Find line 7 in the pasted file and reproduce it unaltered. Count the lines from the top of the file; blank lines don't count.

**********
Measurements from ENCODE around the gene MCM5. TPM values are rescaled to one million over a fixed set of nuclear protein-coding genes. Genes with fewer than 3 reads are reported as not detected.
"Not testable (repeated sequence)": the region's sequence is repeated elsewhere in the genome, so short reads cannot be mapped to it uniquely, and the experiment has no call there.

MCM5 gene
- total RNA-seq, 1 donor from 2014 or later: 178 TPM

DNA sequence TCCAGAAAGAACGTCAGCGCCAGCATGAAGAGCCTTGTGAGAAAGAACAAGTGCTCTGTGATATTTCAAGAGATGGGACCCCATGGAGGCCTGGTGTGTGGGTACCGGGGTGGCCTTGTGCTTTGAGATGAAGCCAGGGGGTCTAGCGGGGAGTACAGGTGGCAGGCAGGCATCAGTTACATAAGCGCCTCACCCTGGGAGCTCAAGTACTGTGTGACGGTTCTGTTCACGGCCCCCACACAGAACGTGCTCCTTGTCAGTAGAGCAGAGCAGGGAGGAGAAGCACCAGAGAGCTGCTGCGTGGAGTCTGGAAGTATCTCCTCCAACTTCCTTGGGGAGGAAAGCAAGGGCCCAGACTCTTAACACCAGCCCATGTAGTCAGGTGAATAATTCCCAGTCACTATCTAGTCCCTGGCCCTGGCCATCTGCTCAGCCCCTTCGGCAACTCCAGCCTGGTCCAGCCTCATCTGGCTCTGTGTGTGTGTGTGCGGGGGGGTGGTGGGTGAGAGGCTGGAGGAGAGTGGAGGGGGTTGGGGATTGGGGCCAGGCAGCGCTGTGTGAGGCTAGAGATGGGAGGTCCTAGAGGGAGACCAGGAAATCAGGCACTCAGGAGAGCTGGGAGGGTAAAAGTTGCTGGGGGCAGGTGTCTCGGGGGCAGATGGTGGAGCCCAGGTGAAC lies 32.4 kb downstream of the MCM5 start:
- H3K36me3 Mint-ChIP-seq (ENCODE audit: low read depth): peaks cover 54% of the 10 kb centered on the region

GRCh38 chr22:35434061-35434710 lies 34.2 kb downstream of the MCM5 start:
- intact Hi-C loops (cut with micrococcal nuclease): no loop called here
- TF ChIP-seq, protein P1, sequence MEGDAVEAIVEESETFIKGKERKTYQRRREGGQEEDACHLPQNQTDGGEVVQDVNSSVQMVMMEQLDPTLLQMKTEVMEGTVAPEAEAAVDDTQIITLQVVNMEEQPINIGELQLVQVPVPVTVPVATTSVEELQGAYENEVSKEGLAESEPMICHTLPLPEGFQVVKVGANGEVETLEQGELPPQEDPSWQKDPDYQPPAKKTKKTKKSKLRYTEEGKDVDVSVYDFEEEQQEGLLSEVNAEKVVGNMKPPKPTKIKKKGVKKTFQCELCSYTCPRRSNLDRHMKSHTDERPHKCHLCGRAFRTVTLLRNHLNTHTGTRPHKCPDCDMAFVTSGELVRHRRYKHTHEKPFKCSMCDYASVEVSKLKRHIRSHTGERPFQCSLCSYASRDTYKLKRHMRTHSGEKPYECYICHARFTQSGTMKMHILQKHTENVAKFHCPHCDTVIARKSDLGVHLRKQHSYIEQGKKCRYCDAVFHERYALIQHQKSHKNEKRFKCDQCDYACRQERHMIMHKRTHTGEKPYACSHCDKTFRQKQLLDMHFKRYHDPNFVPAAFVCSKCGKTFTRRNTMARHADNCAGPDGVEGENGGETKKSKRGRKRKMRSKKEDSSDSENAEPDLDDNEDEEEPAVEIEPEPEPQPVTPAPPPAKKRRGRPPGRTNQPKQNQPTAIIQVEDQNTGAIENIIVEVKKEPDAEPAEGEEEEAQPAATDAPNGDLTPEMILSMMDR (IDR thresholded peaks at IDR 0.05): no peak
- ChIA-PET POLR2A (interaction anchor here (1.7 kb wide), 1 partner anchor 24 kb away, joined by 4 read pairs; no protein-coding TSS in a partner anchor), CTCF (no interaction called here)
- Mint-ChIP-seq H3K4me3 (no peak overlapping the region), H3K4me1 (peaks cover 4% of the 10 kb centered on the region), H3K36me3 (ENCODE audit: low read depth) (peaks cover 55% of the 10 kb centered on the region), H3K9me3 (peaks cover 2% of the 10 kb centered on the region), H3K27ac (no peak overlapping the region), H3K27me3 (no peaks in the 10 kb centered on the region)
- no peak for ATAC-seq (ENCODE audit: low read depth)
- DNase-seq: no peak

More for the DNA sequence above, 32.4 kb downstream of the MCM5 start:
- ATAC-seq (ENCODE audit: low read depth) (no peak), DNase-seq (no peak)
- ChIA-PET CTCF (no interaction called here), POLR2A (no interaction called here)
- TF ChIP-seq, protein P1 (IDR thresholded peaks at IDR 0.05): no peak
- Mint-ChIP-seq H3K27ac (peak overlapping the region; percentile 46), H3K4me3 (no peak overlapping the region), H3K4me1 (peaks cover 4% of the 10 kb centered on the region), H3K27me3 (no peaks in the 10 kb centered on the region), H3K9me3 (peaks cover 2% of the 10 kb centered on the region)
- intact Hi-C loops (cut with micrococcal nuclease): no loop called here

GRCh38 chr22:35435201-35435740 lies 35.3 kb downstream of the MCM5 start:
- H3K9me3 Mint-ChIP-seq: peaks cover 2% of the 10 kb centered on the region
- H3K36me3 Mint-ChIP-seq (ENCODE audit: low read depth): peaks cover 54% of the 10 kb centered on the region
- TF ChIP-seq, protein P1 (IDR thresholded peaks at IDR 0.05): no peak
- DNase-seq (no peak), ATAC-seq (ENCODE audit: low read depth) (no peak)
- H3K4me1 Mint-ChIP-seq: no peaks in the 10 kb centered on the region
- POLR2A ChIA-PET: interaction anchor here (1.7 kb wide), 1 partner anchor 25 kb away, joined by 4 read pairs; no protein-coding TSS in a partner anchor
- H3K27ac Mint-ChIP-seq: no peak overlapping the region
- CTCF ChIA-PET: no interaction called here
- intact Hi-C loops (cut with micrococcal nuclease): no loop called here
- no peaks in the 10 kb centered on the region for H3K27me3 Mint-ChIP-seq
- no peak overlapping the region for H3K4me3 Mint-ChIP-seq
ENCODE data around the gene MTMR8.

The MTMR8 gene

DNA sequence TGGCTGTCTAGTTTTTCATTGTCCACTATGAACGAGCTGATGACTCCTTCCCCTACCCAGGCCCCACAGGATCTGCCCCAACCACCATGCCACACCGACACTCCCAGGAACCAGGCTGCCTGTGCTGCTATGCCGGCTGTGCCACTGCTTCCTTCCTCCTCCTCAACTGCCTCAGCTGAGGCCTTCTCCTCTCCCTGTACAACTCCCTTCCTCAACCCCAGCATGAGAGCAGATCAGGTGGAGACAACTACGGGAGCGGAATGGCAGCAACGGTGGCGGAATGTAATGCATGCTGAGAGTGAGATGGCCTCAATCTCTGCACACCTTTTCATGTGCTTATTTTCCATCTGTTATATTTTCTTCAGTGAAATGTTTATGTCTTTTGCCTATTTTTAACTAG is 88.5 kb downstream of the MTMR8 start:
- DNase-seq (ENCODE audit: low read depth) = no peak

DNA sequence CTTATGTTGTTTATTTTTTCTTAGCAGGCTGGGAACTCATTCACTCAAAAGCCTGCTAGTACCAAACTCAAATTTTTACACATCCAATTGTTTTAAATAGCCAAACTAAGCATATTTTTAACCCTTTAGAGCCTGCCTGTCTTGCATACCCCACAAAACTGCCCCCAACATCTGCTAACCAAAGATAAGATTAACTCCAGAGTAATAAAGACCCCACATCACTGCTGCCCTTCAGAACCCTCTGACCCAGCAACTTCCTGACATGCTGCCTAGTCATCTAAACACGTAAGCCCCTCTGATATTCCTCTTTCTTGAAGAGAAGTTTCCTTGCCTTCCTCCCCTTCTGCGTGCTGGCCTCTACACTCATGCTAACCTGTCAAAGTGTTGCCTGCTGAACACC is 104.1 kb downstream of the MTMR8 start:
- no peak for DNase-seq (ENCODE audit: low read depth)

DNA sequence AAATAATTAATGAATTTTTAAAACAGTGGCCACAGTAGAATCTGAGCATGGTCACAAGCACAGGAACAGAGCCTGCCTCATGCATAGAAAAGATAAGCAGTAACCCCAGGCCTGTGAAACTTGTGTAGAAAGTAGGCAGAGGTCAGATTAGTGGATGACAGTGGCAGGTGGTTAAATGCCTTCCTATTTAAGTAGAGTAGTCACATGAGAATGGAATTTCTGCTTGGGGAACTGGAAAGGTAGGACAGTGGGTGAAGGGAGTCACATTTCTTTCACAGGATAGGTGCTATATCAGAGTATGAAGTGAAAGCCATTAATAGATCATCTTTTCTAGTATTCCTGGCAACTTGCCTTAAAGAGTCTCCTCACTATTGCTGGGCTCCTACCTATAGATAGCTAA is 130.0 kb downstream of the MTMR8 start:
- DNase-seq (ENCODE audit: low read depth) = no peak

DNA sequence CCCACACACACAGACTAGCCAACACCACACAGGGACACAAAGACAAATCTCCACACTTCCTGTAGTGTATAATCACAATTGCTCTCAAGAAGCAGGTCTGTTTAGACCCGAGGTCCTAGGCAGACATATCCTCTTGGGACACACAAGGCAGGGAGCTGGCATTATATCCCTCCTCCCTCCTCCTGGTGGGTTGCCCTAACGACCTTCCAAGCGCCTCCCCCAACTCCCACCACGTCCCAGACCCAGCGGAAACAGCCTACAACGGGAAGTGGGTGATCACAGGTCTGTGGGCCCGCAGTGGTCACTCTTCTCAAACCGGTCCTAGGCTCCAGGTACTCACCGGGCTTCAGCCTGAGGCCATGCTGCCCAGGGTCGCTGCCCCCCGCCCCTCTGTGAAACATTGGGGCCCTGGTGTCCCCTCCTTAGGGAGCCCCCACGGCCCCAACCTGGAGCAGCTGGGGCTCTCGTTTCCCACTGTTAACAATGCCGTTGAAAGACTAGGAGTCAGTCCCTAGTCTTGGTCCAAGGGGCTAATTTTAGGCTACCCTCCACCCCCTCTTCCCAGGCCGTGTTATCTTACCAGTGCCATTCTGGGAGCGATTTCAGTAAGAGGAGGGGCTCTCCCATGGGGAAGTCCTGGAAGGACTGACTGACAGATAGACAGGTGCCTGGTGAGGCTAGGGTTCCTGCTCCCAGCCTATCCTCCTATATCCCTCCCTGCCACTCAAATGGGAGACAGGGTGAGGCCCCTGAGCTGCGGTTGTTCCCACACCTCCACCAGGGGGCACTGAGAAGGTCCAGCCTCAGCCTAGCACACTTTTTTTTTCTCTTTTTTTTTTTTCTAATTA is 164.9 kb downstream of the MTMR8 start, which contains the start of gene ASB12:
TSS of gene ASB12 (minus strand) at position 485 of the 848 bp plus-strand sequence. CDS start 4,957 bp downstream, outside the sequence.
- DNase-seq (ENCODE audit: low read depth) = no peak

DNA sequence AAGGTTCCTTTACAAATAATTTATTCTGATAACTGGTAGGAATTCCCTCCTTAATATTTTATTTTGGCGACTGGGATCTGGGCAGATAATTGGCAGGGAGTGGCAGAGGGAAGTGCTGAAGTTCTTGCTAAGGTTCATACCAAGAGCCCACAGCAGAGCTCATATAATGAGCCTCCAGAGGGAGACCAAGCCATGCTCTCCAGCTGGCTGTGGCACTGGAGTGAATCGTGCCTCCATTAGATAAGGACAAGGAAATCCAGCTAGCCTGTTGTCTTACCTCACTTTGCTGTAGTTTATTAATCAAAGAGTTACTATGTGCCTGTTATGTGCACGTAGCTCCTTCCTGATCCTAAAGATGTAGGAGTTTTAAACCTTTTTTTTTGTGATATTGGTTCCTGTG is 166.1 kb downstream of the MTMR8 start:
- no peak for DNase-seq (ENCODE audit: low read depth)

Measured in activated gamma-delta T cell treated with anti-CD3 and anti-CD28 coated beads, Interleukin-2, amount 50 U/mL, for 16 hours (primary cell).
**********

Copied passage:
GRCh38 chr22:35434061-35434710 lies 34.2 kb downstream of the MCM5 start: